Sonicly was founded by Andrew Eisele (according to his LinkedIn, previously with TargetSpot and SportsGrid) and Brian Camelio, who is a musician (he won a Grammy last year as a producer on the Maria Schneider big band jazz album Data Lords) in addition to being one of the founders of proto-crowdfunding site ArtistShare. A pioneer in this space, ArtistShare actually held a kind of patent on “crowdfunding” until it was invalidated seven years ago in a lawsuit with Kickstarter.

Press for the site claims it will be more than capable of handling “the big projects which many people associate with crowdfunding.” They also say they’re more interested in establishing an ongoing relationship with artists than a one-off campaign. Sonicly proposes that artists can perform better and avoid burnout by producing “a series of projects of varying sizes” which are launched on a timeline “conducive to their own creative workflow.”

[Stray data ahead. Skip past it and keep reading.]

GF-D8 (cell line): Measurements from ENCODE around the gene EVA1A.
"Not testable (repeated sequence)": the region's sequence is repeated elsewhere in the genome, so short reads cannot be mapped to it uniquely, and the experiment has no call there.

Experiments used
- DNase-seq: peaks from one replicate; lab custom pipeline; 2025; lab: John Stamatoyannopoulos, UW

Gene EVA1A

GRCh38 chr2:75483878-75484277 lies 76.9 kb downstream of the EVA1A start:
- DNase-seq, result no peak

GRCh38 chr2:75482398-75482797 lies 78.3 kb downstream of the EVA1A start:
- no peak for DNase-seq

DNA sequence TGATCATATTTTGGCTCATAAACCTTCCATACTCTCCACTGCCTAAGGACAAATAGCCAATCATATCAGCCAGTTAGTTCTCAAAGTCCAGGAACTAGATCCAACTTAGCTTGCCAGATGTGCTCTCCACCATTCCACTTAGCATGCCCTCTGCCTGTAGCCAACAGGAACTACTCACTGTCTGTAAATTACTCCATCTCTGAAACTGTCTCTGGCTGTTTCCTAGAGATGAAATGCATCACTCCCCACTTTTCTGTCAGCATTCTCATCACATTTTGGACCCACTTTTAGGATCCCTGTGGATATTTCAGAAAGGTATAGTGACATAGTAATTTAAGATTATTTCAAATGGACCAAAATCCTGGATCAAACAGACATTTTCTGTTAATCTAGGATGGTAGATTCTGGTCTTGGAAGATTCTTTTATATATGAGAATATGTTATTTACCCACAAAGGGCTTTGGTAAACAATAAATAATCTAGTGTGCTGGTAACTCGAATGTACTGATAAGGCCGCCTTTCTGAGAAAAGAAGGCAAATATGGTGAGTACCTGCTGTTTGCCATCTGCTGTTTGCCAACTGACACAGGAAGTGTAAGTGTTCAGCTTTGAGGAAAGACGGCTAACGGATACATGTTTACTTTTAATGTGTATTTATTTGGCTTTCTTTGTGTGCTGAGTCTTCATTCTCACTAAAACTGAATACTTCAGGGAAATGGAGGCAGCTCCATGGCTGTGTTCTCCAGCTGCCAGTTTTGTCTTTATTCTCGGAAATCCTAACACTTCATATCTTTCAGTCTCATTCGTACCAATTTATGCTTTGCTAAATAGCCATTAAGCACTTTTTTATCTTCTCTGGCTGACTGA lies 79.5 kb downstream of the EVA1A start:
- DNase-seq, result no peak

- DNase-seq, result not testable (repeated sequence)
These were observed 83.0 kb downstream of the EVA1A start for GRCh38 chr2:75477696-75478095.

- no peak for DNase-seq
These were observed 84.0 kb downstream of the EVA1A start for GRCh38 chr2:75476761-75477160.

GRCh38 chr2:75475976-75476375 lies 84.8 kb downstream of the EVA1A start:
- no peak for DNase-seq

There aren’t any models up to better describe exactly what this would look like, but it’s an interesting take on the perils of fan-financed projects. Probably everyone has heard of someone whose career has gone into a tailspin after failing to deliver on a “successful” Kickstarter campaign. If you haven’t, there are numerous examples of the malady, to the point that a small industry has even emerged aimed at preparing creators for the perils of “Kickstarter success.”

None of these people, each with extensive experience in crowdfunding, have been able to figure out how to make the numbers work.

As far as fees, this is where Sonicly is attempting to stand out in the crowdfunding space. The company promises to “cut out the middlemen” and slashes fees down to the bone. It’s free to start a project on the platform, and the company is only taking 5%, plus transaction fees collected by Stripe. (Stripe is, uh, pretty much a middleman, one that handles payment processing, but also one that delivers funds directly to the recipient without the platform holding it in the way that PledgeMusic did.)